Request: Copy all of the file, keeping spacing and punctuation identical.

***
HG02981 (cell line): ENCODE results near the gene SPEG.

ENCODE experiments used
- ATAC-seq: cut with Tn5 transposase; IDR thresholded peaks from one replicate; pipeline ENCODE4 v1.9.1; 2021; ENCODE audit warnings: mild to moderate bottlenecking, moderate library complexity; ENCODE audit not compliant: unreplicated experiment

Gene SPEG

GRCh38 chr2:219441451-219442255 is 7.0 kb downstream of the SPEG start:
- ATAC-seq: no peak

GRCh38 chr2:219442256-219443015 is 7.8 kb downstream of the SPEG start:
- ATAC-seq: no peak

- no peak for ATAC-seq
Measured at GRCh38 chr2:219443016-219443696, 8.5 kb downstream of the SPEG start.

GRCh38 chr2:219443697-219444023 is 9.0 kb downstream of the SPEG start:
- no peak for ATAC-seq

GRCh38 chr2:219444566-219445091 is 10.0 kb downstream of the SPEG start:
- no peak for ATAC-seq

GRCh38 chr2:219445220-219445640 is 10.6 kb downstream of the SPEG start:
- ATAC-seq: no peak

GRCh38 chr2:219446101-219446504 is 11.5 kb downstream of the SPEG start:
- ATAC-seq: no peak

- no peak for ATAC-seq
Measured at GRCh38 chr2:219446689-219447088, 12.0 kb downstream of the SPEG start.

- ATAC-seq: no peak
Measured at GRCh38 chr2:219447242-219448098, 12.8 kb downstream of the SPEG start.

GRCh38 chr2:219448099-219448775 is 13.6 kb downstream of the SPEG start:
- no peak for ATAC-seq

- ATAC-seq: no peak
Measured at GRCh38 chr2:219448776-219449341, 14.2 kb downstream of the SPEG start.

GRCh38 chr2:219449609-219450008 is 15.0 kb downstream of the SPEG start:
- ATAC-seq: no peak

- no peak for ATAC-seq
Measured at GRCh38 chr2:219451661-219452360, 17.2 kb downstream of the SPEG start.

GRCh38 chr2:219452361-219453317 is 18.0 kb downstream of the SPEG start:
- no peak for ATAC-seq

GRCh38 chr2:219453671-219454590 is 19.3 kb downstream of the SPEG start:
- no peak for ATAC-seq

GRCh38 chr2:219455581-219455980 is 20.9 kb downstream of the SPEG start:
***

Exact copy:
HG02981 (cell line): ENCODE results near the gene SPEG.

ENCODE experiments used
- ATAC-seq: cut with Tn5 transposase; IDR thresholded peaks from one replicate; pipeline ENCODE4 v1.9.1; 2021; ENCODE audit warnings: mild to moderate bottlenecking, moderate library complexity; ENCODE audit not compliant: unreplicated experiment

Gene SPEG

GRCh38 chr2:219441451-219442255 is 7.0 kb downstream of the SPEG start:
- ATAC-seq: no peak

GRCh38 chr2:219442256-219443015 is 7.8 kb downstream of the SPEG start:
- ATAC-seq: no peak

- no peak for ATAC-seq
Measured at GRCh38 chr2:219443016-219443696, 8.5 kb downstream of the SPEG start.

GRCh38 chr2:219443697-219444023 is 9.0 kb downstream of the SPEG start:
- no peak for ATAC-seq

GRCh38 chr2:219444566-219445091 is 10.0 kb downstream of the SPEG start:
- no peak for ATAC-seq

GRCh38 chr2:219445220-219445640 is 10.6 kb downstream of the SPEG start:
- ATAC-seq: no peak

GRCh38 chr2:219446101-219446504 is 11.5 kb downstream of the SPEG start:
- ATAC-seq: no peak

- no peak for ATAC-seq
Measured at GRCh38 chr2:219446689-219447088, 12.0 kb downstream of the SPEG start.

- ATAC-seq: no peak
Measured at GRCh38 chr2:219447242-219448098, 12.8 kb downstream of the SPEG start.

GRCh38 chr2:219448099-219448775 is 13.6 kb downstream of the SPEG start:
- no peak for ATAC-seq

- ATAC-seq: no peak
Measured at GRCh38 chr2:219448776-219449341, 14.2 kb downstream of the SPEG start.

GRCh38 chr2:219449609-219450008 is 15.0 kb downstream of the SPEG start:
- ATAC-seq: no peak

- no peak for ATAC-seq
Measured at GRCh38 chr2:219451661-219452360, 17.2 kb downstream of the SPEG start.

GRCh38 chr2:219452361-219453317 is 18.0 kb downstream of the SPEG start:
- no peak for ATAC-seq

GRCh38 chr2:219453671-219454590 is 19.3 kb downstream of the SPEG start:
- no peak for ATAC-seq

GRCh38 chr2:219455581-219455980 is 20.9 kb downstream of the SPEG start: